Before we jump into the logistics of why buying email lists doesn’t work, let’s first look more closely at these emails Bob received to further illustrate what a cold email outreach looks like.
As you’ll see, the absence of any sort of context or personalization not only renders these emails unsuccessful, but also downright creepy.
Here’s a look at some actual dialogue from the email chain:
"A friend in the agency space recommended I reach out to you about Zenefits (www.zenefits.com), and I would very much like to grab a few minutes of your time to discuss."
If a friend in the agency space really did recommended that they reach out to Bob, wouldn’t you think they’d include his/her name? This ambiguous lead in has me thinking that there is no such friend, and this email is nothing but a cheap trick.
"Wanted to try and catch you before the holiday. It would be great to squeeze in a quick call around Zenefits since we have a long weekend coming up."
CEOs are always crunched for time. What makes you think that contacting them before a holiday weekend would be a good idea? With a day out of the office approaching, it’s likely that he has even less time to deal with your unwanted emails, let alone “squeeze in a quick call.”
Come on, Zenefits. Know your audience.
"Don't mean to be a bother, but haven't heard back from you after my previous e-mail."
If you even have to make mention of being a potential bother, chances are you’re probably already bothering them. Enough said.
"My colleague Bryan called you earlier this week and asked that I follow up."
How many people are these emails coming from? Bryan called and you’re following up? There seems to be a disconnect here. Don’t make it hard for your recipients to keep track of who is who. It’s likely that they didn’t even want to hear from one of you, let alone 5 of you.
“I'm sure your slammed, more than happy to flex to your calendar. How does next Wednesday or Thursday at 11am look?”
This one’s my personal favorite. I wish I could give them some credit here for trying to create a sense of empathy, however, they used the incorrect form of YOUR.
YOU’RE* doing it wrong, Zenefits.
Takeaway: Although it felt as though the emails would never subside, they eventually did. However, now that the emails have come and gone, Bob will be forever left with a negative connotation of Zenefits. Their efforts to attract him had an adverse effect, forcing him to associate Zenefits with spam, and nothing else. This is the end result that no business wants to encounter. This is why buying lists doesn't work.
4 Reasons Why Buying Lists is Not the Answer
Painful to read through that, wasn’t it?
Why is that?
Are all cold outreaches supposed to be this painful?
Here’s four reasons why buying email lists ensures an awkward, wasteful exchange with potential prospects.
1 - The Contact Information Isn't All That Valuable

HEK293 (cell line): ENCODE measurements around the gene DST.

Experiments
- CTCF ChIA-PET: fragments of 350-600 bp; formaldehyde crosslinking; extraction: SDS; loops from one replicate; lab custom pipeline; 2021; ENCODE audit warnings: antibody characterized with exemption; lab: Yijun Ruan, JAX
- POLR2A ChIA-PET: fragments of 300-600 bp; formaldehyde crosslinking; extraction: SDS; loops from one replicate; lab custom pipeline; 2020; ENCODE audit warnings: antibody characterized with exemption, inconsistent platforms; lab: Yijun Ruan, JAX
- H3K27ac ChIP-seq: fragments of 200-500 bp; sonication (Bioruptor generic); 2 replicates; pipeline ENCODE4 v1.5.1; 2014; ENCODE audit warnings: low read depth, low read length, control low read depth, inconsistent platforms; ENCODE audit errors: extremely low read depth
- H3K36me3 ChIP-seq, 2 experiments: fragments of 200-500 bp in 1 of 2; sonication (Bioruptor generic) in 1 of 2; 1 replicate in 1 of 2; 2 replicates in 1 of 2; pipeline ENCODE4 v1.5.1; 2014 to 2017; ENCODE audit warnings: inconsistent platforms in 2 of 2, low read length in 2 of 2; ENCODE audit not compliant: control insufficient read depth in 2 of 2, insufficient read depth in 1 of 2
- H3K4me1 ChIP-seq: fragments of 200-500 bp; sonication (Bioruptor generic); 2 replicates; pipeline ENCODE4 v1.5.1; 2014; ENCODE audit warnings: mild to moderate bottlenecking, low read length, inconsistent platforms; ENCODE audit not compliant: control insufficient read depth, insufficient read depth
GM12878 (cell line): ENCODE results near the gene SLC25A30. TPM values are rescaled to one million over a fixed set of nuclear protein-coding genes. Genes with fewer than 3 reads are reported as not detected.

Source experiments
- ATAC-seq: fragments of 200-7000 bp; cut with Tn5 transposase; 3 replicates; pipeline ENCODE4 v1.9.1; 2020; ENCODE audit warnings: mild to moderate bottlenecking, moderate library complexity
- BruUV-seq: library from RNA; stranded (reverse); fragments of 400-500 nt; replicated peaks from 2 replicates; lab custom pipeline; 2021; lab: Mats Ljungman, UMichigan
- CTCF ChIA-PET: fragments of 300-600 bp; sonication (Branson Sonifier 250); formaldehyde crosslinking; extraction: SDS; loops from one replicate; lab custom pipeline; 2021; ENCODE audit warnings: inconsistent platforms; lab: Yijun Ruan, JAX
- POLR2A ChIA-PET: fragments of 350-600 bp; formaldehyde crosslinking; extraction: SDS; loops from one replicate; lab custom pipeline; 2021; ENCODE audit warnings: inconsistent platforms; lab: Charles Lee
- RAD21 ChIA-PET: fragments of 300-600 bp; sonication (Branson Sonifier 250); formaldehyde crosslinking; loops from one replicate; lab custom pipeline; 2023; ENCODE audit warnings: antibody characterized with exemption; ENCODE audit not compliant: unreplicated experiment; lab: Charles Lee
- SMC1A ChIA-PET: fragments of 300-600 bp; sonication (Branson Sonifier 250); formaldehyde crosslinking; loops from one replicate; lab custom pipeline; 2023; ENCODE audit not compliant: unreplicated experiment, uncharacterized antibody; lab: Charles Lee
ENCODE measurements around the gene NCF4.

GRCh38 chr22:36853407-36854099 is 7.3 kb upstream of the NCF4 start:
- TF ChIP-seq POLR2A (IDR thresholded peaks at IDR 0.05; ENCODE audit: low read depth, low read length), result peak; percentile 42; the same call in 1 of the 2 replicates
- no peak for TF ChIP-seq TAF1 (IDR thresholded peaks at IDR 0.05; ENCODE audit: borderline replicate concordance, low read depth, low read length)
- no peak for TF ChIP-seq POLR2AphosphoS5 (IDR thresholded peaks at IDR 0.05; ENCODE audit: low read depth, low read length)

In fact, email lists available for purchase have been subject to so much misuse that you'll find it next to impossible to extract any value.
The people on these lists have already been spammed by others who have bought the same list, meaning that at this point, they have zero interest in what your business has to offer them.
They're resistant to communication, their roles have changed since their addresses have been acquired, or worse, their email addresses are inactive.
Point being, even if somebody's home, there's still nobody there willing to engage with you.
After all, anyone who has ever built and maintained a reputable email list wouldn't be willing to share. Quality email lists available for purchase simply don't exist.
2 - Recipients Aren't Interested in What You Have to Say
When a telemarketer calls during dinner, do you drop your fork, run to the phone, and listen intently to every word they say?
No. Nobody does.
Why? Because not only did they interrupt you mid-lasagna, but their call was unsolicited.
When you buy an email list, you're buying the contact information of a group of people who a) don't know who you are and b) may or may not have a need for your product or service. If they don't see the value, not only will they not engage back, but there is a chance that they'll direct it to their spam folder, where the remainder of the content you send them will go to die.
This practice goes completely against the entire premise of attracting the right people, at the right time, with the right message.
3 - It Soils Your Reputation
Even if the source from which you purchased the list claims that everyone on the list opted-in, you should take their word with a grain of salt.
While the contacts may have opted-in to receive emails from their company, that doesn't mean that they'll have the slightest clue who you are when your emails come around.
As a result, your chances of earning their trust are reduced to next to nothing. Not only have they've been mislead by the source in which they initially opted-in with, but now they've been spammed by you on top of it. Essentially, you're in the doghouse.
With nothing to show for your efforts but a bunch of unhappy recipients, it should come as no surprise that your reputation is going to go down the gutter.
4 - You’ll Ruin Your Email Deliverability and IP Address’ Authority
When you buy an email list, you're not only putting your credibility on the line, but you’re putting your email deliverability and IP address at risk too.
Effective inbound marketing is about attracting potential buyers who actually have an interest in and a need for your product or service. So if you're looking to close sales, your efforts need to have the same focus.